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July 10, 2003

the place of ideology

I have been approached by a publisher about the idea of writing a popular guide to politics for new voters, in time for the 2004 campaign season. I don't know if this idea will come to pass, but it's interesting.

Perhaps the "ideal citizen" would make an independent and informed judgment about each issue and also each candidate, and then vote accordingly. But none of us has the time or energy to do this. Instead, we use shortcuts to make our voting choices. The most common shortcut, I believe, is to choose a political identity for oneself: for example, "liberal" or "conservative," or something somewhat more complicated, like "pro-choice conservative" or "social liberal/fiscal conservative." We then learn how to identify the candidates who fit this label, based on clues in their rhetoric and a few issues that serve as proxies. If we are better-than-average citizens, then we choose an ideology in a provisional way, trying to stay open-minded and to understand the merits of alternative views. But we still use ideology as a cue. CIRCLE surveys show that people who cannot place themselves on an ideological scale or identify the differences between Democrats and Republicans also do not vote.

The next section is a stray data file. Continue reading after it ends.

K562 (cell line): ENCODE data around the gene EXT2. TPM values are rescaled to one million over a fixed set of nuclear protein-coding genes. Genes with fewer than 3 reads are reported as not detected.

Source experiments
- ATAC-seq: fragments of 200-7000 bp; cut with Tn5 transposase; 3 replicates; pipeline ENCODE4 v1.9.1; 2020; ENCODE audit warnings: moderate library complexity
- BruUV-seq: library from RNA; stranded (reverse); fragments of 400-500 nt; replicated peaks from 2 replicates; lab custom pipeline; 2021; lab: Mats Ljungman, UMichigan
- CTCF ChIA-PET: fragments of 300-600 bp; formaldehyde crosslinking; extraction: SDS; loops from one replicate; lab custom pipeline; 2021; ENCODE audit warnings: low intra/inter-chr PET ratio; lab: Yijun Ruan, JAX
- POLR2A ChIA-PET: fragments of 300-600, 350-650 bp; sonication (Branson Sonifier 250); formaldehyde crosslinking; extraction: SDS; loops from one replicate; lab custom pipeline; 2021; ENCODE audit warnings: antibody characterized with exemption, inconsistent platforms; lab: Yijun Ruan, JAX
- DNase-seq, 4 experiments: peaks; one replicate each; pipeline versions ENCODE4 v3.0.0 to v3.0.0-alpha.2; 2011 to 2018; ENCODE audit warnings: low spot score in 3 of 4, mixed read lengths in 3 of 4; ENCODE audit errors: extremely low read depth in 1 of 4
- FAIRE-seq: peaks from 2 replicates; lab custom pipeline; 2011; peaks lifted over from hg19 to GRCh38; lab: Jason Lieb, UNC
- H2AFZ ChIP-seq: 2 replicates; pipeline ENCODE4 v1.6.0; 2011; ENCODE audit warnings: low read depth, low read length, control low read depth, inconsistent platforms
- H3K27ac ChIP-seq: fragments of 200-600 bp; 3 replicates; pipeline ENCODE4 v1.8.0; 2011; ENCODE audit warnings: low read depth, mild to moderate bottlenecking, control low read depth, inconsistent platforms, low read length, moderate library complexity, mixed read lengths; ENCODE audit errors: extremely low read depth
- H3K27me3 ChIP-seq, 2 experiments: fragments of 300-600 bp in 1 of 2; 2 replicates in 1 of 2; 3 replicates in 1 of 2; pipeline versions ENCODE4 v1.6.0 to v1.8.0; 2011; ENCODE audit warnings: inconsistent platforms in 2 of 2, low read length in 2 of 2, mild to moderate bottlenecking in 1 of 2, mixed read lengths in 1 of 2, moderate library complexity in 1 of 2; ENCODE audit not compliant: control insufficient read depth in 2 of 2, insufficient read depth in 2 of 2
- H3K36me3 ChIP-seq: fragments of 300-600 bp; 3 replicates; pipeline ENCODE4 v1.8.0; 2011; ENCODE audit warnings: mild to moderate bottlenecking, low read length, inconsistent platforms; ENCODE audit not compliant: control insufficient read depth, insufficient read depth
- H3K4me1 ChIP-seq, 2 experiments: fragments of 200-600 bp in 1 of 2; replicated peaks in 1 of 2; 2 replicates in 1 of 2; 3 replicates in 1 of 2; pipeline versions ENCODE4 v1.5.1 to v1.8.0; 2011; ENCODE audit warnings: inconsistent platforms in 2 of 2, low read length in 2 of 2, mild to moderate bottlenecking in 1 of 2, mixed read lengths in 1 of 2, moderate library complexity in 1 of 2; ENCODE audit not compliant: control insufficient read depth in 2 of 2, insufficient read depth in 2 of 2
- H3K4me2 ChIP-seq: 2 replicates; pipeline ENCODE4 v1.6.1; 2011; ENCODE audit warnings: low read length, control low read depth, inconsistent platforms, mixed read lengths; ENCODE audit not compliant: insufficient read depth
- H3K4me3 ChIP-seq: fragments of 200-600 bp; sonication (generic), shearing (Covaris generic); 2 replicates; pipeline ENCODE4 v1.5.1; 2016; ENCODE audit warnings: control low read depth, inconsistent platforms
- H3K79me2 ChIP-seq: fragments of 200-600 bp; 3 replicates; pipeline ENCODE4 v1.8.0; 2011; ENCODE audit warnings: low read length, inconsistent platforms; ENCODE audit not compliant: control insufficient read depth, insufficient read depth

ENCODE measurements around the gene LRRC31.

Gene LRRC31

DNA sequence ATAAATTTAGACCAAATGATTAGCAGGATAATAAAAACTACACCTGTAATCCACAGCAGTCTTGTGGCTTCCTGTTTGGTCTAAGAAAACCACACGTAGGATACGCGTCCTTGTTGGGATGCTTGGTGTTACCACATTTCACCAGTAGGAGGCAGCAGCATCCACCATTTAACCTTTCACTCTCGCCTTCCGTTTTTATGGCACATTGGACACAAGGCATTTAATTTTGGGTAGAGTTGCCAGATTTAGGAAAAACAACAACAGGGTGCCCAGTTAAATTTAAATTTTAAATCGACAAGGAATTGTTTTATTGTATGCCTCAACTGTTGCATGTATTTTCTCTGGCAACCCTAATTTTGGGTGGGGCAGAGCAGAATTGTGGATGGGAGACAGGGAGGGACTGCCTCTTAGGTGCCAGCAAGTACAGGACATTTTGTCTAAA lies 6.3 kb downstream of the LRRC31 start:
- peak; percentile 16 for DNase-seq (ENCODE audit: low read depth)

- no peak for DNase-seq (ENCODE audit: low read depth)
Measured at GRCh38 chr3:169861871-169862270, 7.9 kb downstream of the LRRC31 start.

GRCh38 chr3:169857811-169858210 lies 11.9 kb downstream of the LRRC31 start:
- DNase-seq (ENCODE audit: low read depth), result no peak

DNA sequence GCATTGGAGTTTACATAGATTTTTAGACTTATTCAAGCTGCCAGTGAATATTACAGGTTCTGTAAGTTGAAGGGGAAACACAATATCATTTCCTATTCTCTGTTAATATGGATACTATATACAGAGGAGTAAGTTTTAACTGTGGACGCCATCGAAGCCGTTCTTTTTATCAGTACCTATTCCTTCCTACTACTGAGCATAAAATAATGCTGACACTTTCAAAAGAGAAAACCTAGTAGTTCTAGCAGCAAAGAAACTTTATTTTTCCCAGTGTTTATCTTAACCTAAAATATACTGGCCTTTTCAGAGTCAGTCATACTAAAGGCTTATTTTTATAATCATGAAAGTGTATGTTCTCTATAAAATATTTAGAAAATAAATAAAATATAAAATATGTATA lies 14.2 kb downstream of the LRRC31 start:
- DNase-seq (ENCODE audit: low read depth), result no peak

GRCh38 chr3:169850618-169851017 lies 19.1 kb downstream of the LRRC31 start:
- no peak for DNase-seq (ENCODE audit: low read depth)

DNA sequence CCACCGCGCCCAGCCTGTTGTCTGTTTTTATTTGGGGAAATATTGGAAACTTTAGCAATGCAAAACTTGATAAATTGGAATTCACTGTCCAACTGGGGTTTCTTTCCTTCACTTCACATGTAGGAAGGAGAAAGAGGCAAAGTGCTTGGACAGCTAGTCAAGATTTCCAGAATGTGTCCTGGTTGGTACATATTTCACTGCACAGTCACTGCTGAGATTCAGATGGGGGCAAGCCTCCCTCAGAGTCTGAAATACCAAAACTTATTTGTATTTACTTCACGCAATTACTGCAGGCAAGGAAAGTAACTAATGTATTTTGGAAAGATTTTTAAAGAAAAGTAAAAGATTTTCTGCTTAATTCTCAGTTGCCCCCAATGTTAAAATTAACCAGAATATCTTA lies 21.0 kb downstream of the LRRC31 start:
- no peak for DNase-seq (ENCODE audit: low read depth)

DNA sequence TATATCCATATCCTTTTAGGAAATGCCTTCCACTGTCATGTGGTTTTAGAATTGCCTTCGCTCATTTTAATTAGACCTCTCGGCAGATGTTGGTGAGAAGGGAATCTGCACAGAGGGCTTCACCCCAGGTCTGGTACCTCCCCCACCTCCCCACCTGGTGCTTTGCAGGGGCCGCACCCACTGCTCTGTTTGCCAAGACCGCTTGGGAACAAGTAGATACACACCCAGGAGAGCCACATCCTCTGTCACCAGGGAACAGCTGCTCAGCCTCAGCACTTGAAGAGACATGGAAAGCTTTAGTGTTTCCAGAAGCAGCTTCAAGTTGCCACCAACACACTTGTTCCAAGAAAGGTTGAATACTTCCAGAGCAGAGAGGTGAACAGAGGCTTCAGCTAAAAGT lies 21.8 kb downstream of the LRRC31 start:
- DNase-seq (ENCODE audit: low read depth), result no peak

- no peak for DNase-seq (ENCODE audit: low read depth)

Thus I may propose to write a book that begins with a quiz, designed to identify the reader's starting ideology or political identity. If a reader chooses "don't know" as an answer to any question, he or she will be sent to pages in the book that introduce the relevant issue. Once the reader has completed the quiz and identified a provisional ideology, the rest of the book will help him or her to (a) think critically about the pros and cons of this ideology and (b) learn how to identify candidates who espouse it.

July 10, 2003 11:28 AM | category: none


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